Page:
It was like any given Wednesday afternoon in Anderson Commons. I was tossing french fries back and scrolling through Twitter when I should have been working on my religion paper. It’s 2:40 and DS is mostly empty — the tables occupied few and far between. The dreamily generic mid-80’s pop ballad that was ringing out in the empty cavern faded out, and for a second, it was silent. Then Michael Jackson’s 1983 single “Billie Jean” came on over the tinny speakers.
One can’t remove Michael Jackson from American culture. It isn’t just that it would take a lot of effort and our patriarchal society is unwilling to change. It is that, but it’s something else as well. That something else is Michael Jackson. Wesley Morris, a New York Times culture critic dives into this point on a guest appearance on The Daily, the Times’ flagship daily podcast. Morris explains the enormous impact that Michael Jackson has had on both American pop music and American culture at large. “There’s no other artist who is as important to where pop music currently is than Michael Jackson.” Morris is exactly right. Without Michael Jackson, pop music as we know it simply wouldn’t exist. Michael Jackson single-handedly created the pop sound that we hear all summer at over-chlorinated pool parties and on the top 40 charts as we drive to work weekday mornings. But now we know the truth—or at least enough is out there that we realize we couldn’t see the truth before.
Finding Neverland had premiered on HBO a few days before I heard it in a nearly-empty Anderson Commons. I haven’t had time to see the documentary, but I recognized the impact it had. Though allegations about Michael Jackson’s lewd conduct with children has been in the public eyes for over two decades, this was the first time a massive expose has been brought up in the post #MeToo era. This time felt different. The allegations detailed in the documentary were honest and graphic—more so than past ones. So what can we make of this?
Though my answer will disappoint you, I at least owe readers the decency to answer the question in the title. Should DS play Michael Jackson songs? I don’t know. Probably not, I suppose. Or, at least, not right after the premiere of Finding Neverland. But I still don’t think that’s the right question. The real question, the deeper question, is: are we, as a society, able to treat Michael Jackson’s art as the tragedy that it is? Are we able to listen to the uplifting melodies that Jackson made famous while recognizing the abuse that the artist committed behind the beats?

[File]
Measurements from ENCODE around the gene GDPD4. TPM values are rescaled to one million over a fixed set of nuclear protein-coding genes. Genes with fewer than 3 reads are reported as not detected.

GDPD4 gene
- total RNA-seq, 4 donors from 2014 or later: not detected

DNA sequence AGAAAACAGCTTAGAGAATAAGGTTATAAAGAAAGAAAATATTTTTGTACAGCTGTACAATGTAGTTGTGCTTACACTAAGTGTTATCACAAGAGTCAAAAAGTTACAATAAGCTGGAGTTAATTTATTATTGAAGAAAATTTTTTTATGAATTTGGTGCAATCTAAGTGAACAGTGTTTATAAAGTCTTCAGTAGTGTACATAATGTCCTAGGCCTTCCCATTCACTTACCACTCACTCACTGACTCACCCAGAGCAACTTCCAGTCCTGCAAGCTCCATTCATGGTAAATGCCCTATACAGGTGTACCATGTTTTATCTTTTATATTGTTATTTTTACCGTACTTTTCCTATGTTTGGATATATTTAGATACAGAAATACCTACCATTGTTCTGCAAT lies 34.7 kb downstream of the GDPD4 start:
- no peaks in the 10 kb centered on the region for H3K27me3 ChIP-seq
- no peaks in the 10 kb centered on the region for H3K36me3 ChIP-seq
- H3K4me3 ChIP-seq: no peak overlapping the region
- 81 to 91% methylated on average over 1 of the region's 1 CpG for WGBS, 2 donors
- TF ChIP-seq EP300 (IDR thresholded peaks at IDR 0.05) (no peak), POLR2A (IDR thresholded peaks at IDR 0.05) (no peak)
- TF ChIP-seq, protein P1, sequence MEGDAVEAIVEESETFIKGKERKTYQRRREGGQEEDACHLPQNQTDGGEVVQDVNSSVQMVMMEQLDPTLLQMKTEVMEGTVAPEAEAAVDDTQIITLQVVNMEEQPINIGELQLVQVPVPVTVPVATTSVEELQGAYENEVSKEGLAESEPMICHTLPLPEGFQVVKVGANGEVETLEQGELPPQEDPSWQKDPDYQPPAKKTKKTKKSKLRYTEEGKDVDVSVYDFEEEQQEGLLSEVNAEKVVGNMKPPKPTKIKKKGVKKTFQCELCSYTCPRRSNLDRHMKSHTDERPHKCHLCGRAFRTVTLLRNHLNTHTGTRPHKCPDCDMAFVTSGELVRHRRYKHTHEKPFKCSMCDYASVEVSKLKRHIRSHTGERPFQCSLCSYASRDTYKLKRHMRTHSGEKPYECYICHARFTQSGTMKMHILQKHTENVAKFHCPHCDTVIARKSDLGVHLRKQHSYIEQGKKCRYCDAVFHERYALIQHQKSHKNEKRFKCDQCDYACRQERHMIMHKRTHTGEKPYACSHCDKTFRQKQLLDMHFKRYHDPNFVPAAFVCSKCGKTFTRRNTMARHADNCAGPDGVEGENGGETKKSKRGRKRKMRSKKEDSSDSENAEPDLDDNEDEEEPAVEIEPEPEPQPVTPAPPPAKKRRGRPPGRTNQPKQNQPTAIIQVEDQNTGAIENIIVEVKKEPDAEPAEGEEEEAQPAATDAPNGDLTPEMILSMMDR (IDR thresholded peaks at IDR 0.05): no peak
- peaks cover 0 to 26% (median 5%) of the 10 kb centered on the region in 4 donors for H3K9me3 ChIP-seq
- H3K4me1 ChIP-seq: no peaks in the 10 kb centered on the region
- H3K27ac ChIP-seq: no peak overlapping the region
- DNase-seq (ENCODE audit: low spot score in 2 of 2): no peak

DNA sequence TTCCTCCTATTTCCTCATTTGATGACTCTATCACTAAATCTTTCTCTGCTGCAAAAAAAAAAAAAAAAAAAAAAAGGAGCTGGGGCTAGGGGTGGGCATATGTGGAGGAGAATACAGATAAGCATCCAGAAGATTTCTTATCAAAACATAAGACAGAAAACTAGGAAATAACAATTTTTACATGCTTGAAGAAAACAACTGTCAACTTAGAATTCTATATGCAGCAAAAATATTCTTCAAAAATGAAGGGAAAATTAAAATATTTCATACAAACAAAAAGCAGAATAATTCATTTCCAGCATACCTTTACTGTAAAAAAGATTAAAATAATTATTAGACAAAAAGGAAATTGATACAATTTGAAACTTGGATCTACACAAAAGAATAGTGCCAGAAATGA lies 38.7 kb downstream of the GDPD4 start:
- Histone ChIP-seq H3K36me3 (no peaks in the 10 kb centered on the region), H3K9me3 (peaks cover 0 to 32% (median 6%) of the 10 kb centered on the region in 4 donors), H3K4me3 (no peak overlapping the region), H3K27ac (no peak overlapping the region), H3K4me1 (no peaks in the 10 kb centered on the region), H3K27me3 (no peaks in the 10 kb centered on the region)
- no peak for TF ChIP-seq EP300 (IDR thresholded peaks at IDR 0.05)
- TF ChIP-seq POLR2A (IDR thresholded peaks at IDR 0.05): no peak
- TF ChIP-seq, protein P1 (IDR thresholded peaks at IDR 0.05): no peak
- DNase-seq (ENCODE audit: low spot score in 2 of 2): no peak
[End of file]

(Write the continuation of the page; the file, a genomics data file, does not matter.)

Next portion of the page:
It’s something that we should strive for, but for me, and I suspect it’s the same for many others, it’s easier said than done. It feels hardwired in our brains now, a virtual gag reflex when a song by an abusive artist plays in our vicinity. The moment I recognized the distinctive beat of Billie Jean while eating french fries, I felt a prick in my brain, like I was personally doing something wrong.I was letting an abuser win by listening to their music. I sat there tossing it around in my brain, Am I over-analyzing this?
On the one hand, the math adds up, especially in our culture of interconnected social media justice. If a public figure does something bad, everyone either tells them on Twitter that they’re stupid and stinky and ugly and wrong or cancels them in the hopes that we can collectively forget about them entirely. I think it’s important for older generations that look down on this ‘cancel culture’ style of cultural justice to note that this isn’t a new phenomenon. Shunning, as a way to deal with social outcasts or miscreants, has been around for centuries. The Amish are infamous for their usage of it. In an early tribal way, it makes sense to try to push ‘badness’ out of our minds and out of our social spheres.
On the other hand, how deeply are we supposed to read into art? Dining Services certainly doesn’t promote or even excuse predatory behavior. Billie Jean is just a popular, (until recently) mildly inoffensive pop song that fills the silence. I mean, Dining Services doesn’t encourage heroin usage by playing Lou Reed’s “Walk on the Wild Side” three times every hour. Is “Billie Jean” that much different? And what is justice in this case? Michael Jackson passed away nearly a decade ago. He can’t collect Spotify residuals. He’s not earning any money or gaining any fame by me listening to it while I eat french fries.
Should you stop listening to Michael Jackson? I don’t know. That’s my honest answer. I don’t know if I should. Should DS stop playing Michael Jackson songs? I don’t know the answer to that either. But even if my answer was to protest Dining Services until they stopped playing “Billie Jean,” it’ll still play in auto shop waiting areas and twenty-four-hour diners. Why? Because “Billie Jean” is a great song. In the end, it’s up to the listeners, willing or unwilling, to deal with the tragedy of Michael Jackson’s music. They are without a doubt some of the most revolutionary songs in music history. But they’ll never be the same. They don’t deserve to be. The closest we can come to justice—whatever that means now—is to always remember the abuse of power that went on behind the songs.